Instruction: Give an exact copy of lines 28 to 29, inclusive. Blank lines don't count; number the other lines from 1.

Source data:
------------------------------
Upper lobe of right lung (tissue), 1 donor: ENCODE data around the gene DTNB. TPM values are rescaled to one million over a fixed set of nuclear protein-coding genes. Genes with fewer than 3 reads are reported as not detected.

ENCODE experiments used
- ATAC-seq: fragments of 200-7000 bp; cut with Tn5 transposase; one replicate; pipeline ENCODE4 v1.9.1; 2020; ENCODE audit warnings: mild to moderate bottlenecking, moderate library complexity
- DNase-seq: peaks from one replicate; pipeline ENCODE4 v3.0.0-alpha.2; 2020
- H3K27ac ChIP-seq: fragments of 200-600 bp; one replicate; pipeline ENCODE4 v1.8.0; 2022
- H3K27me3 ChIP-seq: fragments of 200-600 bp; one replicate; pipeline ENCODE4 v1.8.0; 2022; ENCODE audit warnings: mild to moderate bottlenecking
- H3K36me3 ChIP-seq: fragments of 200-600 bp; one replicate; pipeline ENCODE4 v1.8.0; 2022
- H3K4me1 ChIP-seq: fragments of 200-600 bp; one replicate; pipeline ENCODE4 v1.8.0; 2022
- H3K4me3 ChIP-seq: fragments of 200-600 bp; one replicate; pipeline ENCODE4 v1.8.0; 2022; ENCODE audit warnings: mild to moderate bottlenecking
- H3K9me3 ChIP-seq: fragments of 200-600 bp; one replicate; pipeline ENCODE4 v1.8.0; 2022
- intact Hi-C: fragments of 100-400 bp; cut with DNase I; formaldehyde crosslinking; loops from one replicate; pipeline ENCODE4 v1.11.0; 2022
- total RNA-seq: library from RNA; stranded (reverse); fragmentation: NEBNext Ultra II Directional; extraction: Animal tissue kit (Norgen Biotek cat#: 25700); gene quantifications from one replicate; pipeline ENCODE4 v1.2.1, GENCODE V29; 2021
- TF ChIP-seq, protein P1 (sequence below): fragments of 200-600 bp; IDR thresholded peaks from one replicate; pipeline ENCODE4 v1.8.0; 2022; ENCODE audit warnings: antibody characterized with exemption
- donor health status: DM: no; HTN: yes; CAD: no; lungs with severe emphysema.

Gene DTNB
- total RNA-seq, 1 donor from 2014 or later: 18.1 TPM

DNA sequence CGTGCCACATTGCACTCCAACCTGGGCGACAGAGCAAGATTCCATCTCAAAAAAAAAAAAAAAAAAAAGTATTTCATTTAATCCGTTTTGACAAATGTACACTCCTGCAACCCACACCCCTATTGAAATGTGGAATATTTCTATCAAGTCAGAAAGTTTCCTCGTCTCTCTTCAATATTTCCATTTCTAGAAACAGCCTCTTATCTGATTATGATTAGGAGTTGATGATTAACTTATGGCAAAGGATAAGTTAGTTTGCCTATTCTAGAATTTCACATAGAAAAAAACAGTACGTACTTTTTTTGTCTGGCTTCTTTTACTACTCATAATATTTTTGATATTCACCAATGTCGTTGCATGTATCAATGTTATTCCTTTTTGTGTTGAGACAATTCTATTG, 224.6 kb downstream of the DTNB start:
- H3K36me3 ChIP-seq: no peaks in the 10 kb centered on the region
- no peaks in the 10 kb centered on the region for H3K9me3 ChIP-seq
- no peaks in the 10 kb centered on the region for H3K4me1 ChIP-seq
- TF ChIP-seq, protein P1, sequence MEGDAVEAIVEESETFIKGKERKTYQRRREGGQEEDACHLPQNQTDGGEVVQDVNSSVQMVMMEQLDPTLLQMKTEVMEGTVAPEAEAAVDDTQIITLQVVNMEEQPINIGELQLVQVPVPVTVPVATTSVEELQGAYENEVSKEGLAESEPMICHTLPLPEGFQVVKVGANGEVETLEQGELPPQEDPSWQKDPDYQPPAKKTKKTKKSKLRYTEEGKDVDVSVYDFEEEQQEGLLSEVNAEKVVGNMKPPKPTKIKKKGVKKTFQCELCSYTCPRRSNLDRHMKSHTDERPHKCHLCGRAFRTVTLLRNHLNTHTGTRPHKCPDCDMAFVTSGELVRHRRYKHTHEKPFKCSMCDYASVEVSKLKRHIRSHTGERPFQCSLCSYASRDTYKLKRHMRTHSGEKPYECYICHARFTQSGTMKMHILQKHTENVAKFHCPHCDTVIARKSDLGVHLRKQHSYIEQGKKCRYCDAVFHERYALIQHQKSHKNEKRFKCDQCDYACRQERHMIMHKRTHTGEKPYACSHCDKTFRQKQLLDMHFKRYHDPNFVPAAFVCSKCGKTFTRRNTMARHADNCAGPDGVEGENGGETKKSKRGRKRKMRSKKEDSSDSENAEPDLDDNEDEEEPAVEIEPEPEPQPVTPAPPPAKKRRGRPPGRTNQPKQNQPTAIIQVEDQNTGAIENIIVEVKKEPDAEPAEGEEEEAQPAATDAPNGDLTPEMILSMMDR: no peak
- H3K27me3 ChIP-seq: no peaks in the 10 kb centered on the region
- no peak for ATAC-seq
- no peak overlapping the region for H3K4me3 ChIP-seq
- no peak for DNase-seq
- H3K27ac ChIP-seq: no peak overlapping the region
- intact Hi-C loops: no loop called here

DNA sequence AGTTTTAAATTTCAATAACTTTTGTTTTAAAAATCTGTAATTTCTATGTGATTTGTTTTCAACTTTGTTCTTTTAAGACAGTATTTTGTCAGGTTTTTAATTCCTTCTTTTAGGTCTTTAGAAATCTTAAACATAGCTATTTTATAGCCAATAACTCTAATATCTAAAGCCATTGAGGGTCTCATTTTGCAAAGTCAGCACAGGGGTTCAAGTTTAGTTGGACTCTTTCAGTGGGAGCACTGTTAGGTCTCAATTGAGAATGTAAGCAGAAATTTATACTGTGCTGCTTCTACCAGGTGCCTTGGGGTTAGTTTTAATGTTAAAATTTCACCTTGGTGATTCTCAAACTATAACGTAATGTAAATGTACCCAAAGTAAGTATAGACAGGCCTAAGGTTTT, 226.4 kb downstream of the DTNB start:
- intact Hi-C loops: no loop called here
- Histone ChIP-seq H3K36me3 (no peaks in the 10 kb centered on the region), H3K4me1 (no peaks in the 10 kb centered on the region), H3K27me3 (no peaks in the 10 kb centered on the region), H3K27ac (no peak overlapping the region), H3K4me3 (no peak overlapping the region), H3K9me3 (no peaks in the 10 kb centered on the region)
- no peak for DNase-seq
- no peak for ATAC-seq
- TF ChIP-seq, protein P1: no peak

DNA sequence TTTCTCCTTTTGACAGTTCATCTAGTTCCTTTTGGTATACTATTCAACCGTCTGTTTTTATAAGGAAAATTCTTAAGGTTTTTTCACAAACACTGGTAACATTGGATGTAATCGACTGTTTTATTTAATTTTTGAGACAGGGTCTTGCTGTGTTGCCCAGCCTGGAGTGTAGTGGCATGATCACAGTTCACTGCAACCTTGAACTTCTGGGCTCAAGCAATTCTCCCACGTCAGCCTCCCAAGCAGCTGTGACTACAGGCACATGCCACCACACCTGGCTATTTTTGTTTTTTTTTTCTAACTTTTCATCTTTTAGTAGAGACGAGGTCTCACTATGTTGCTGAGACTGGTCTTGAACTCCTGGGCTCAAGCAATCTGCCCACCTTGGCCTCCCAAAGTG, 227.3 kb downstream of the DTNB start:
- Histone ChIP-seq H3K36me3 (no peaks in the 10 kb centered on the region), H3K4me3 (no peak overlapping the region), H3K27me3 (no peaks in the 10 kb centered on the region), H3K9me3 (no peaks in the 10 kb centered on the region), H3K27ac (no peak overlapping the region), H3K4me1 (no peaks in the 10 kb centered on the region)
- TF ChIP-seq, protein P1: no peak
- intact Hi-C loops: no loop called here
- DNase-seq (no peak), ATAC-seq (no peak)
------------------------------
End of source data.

DNA sequence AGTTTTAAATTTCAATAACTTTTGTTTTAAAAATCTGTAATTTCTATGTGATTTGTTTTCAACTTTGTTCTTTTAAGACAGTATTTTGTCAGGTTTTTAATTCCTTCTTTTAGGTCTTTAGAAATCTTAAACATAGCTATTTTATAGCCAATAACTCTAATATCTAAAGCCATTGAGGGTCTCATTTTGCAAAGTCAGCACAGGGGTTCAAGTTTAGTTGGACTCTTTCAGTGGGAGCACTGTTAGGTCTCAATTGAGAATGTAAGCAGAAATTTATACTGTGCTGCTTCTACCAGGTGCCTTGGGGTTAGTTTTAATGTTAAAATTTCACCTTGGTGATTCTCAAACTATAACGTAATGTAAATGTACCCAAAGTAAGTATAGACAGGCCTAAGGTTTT, 226.4 kb downstream of the DTNB start:
- intact Hi-C loops: no loop called here